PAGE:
A man wanders out of the desert after a four year absence. His brother finds him, and together they return to L.A. to reunite the man with his young son. Soon after, he and the boy set out ... See full summary »
Harry Dean Stanton,
It's the hottest day of the year in the Bedford-Stuyvesant neighborhood of Brooklyn, and tensions are growing there, with the only local businesses being a Korean grocery and Sal's Pizzeria. Mookie, Sal's delivery boy, manages to always be at the center of the action. Written by
Jon Reeves <email@example.com>
90% of Spike Lee's masterpiece Do the Right Thing is a perfectly developed character study of a wide range of model personalities who all happen to be in Bedford-Stuyvesant on the hottest day of the summer. What the other ten percent consists of you will have to discover for yourself.
This ingenious film explores extremes, but never gives itself over to stereotypes as its plot cleverly navigates through the politics of inner city life and the struggles of American racism. As an artful and intelligent examination of the ethics of violence and prejudice, Do the Right Thing is unparalleled. It implies a simple profound question - what is the 'right thing'? But steadfastly refuses to supply even a hint of an answer - appropriately leaving its central point entirely up to its audience. Instead, the film points to a different, perhaps more important question "Whose version of right is right for you?" There are a lot of good people, a lot of bad people, and a very realistic majority of people who are usually somewhere in the middle but also somewhat confused throughout this film. African American, Latino, East Asian and Italian American cultures form the dynamics of the relationships that drive the story, and conflict is their medium. Drawing from two incisive but different comments on violence from Martin Luther King and Malcolm X, Lee extrapolates his story and the ideas he wants to explore by showing us characters that are as real as they are exaggerated and somewhat unpredictable events that they create, are swept into or actively or passively participate in. Although the point of the film is not really critique, nobody is left unscathed.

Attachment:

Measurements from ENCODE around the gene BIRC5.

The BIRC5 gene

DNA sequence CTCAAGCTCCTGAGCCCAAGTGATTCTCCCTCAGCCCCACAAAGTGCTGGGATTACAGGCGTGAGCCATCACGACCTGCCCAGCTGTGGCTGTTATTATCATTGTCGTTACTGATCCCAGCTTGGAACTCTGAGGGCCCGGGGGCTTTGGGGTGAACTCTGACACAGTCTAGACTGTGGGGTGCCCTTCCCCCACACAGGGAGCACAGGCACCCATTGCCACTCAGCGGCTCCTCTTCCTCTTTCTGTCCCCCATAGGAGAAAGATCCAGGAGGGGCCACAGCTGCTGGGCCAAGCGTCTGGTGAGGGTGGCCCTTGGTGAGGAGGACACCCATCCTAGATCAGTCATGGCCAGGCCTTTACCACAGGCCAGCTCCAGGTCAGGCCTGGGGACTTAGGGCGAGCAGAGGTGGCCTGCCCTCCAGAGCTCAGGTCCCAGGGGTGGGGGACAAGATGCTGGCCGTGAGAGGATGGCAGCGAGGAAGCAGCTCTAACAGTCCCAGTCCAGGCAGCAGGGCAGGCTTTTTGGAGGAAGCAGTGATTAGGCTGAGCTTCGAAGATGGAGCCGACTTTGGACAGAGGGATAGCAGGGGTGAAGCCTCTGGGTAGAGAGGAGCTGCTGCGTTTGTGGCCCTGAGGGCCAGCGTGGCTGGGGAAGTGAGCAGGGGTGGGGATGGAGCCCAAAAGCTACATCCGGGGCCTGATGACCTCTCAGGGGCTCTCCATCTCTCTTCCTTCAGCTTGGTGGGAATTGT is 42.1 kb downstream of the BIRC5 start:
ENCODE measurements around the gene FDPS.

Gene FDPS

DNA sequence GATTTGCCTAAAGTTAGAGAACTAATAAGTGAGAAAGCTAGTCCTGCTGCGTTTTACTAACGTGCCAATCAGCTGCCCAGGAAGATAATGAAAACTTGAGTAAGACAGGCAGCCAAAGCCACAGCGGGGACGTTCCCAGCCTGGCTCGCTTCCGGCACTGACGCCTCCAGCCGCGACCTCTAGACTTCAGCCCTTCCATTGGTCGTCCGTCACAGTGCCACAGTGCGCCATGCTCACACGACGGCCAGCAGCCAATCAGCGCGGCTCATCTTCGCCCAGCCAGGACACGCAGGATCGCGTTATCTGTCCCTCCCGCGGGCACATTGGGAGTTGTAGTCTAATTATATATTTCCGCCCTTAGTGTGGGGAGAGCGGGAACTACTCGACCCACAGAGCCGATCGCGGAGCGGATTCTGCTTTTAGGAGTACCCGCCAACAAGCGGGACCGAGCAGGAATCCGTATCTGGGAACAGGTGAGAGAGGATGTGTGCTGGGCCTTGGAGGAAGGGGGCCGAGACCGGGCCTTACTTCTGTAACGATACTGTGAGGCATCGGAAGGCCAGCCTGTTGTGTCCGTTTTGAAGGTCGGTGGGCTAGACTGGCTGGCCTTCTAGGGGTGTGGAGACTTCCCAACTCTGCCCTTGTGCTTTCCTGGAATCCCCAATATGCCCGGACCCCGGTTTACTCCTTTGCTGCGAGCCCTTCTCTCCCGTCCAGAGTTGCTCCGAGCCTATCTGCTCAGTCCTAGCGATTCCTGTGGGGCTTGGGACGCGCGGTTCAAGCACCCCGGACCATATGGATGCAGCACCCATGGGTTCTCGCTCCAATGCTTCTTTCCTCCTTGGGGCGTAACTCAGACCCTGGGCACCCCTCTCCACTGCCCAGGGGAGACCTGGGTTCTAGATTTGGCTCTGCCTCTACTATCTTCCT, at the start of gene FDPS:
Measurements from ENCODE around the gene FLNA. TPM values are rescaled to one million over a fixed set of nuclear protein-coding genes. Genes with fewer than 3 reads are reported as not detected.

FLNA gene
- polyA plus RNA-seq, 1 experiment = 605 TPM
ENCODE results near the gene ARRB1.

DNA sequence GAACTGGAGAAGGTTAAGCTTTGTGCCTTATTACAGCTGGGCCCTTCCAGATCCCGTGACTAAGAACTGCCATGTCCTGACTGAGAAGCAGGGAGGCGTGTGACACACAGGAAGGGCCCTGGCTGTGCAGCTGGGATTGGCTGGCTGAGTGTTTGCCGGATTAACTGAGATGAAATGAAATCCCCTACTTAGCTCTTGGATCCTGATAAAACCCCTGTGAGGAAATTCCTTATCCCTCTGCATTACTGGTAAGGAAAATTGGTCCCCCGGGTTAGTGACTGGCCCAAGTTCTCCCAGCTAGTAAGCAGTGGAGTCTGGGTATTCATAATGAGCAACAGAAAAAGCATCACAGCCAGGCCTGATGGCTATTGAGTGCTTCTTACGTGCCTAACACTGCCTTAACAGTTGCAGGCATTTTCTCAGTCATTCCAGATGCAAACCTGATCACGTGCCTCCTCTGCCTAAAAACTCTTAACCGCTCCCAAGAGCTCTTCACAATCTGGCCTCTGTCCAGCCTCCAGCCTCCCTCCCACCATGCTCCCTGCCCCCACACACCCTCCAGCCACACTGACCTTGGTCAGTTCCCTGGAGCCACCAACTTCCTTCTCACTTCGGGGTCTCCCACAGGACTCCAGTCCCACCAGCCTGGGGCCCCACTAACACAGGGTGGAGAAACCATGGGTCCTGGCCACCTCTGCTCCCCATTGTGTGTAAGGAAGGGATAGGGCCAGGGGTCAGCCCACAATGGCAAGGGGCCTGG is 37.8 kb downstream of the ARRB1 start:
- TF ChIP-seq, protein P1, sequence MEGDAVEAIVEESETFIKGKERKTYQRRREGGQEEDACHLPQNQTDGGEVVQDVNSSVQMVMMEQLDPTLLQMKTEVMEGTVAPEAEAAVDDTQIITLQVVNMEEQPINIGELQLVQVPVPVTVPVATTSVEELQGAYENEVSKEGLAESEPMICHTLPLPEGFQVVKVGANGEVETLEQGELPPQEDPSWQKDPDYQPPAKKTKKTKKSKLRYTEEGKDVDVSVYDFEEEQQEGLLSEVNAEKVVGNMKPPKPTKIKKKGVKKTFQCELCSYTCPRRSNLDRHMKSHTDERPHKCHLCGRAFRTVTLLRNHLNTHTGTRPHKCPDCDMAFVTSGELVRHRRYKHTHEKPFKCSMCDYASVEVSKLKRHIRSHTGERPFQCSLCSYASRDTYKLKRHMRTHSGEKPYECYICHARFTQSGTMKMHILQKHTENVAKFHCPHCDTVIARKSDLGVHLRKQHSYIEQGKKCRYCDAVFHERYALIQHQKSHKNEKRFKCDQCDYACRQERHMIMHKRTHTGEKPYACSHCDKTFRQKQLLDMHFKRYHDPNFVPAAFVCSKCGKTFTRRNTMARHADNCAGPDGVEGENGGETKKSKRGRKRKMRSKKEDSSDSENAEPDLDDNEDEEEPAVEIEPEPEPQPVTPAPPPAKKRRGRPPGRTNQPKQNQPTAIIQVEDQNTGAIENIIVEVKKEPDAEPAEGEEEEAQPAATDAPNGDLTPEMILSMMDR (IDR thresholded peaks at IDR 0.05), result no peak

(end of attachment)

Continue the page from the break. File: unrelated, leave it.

I am not going to tell you what the film says - I can't, because it is, more than most films dealing in such a direct manner with the subject of race, open to interpretation. And what you bring to it will influence, but not determine what you take away from it. It is just that powerful.
Instead, I will simply give Do the Right Thing my highest recommendation.
Superbly written, edited, directed and filmed. Well acted (Danny Aiello, Ossie Davis, Giancarlo Esposito, Rosie Perez, Spike Lee and Richard Edson really stood out for me) and very nicely soundscaped, Do the Right Thing is the perfect film for a solitary night of reflection or for sharing with an intelligent group of friends. However, be forewarned, the film hits hard, and will disturb some people a great deal - especially those who feel a need for closure and resolution.
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